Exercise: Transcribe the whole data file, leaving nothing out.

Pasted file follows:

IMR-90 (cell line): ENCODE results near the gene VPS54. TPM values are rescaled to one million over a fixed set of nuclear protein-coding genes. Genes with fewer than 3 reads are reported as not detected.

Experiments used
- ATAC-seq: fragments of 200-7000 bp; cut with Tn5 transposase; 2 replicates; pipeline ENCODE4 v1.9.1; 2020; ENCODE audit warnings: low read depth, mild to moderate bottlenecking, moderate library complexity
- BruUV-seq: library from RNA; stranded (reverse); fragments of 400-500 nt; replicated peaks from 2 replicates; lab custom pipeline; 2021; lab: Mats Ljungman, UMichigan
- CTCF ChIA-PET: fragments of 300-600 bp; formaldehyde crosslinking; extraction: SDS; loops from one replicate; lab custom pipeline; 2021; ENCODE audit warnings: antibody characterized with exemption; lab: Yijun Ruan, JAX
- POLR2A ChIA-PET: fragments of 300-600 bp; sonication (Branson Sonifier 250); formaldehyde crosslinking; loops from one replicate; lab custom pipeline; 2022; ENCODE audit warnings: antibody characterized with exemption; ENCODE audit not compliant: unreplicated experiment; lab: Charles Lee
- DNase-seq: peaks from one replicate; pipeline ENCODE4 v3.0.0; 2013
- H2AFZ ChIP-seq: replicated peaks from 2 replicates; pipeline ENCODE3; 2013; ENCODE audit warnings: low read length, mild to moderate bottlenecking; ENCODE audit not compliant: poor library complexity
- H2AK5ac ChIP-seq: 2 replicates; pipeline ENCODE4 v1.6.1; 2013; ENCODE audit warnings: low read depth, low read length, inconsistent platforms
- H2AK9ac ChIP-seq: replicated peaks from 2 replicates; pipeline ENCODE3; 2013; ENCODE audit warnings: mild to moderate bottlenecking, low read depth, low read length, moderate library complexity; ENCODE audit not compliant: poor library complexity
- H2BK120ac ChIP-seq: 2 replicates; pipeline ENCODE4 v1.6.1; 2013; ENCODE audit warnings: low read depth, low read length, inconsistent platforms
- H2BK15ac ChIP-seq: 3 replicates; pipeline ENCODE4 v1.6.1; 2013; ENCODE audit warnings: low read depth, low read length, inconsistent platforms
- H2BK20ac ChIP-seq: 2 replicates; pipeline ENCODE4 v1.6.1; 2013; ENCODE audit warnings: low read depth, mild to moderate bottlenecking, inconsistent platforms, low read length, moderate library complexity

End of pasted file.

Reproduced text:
IMR-90 (cell line): ENCODE results near the gene VPS54. TPM values are rescaled to one million over a fixed set of nuclear protein-coding genes. Genes with fewer than 3 reads are reported as not detected.

Experiments used
- ATAC-seq: fragments of 200-7000 bp; cut with Tn5 transposase; 2 replicates; pipeline ENCODE4 v1.9.1; 2020; ENCODE audit warnings: low read depth, mild to moderate bottlenecking, moderate library complexity
- BruUV-seq: library from RNA; stranded (reverse); fragments of 400-500 nt; replicated peaks from 2 replicates; lab custom pipeline; 2021; lab: Mats Ljungman, UMichigan
- CTCF ChIA-PET: fragments of 300-600 bp; formaldehyde crosslinking; extraction: SDS; loops from one replicate; lab custom pipeline; 2021; ENCODE audit warnings: antibody characterized with exemption; lab: Yijun Ruan, JAX
- POLR2A ChIA-PET: fragments of 300-600 bp; sonication (Branson Sonifier 250); formaldehyde crosslinking; loops from one replicate; lab custom pipeline; 2022; ENCODE audit warnings: antibody characterized with exemption; ENCODE audit not compliant: unreplicated experiment; lab: Charles Lee
- DNase-seq: peaks from one replicate; pipeline ENCODE4 v3.0.0; 2013
- H2AFZ ChIP-seq: replicated peaks from 2 replicates; pipeline ENCODE3; 2013; ENCODE audit warnings: low read length, mild to moderate bottlenecking; ENCODE audit not compliant: poor library complexity
- H2AK5ac ChIP-seq: 2 replicates; pipeline ENCODE4 v1.6.1; 2013; ENCODE audit warnings: low read depth, low read length, inconsistent platforms
- H2AK9ac ChIP-seq: replicated peaks from 2 replicates; pipeline ENCODE3; 2013; ENCODE audit warnings: mild to moderate bottlenecking, low read depth, low read length, moderate library complexity; ENCODE audit not compliant: poor library complexity
- H2BK120ac ChIP-seq: 2 replicates; pipeline ENCODE4 v1.6.1; 2013; ENCODE audit warnings: low read depth, low read length, inconsistent platforms
- H2BK15ac ChIP-seq: 3 replicates; pipeline ENCODE4 v1.6.1; 2013; ENCODE audit warnings: low read depth, low read length, inconsistent platforms
- H2BK20ac ChIP-seq: 2 replicates; pipeline ENCODE4 v1.6.1; 2013; ENCODE audit warnings: low read depth, mild to moderate bottlenecking, inconsistent platforms, low read length, moderate library complexity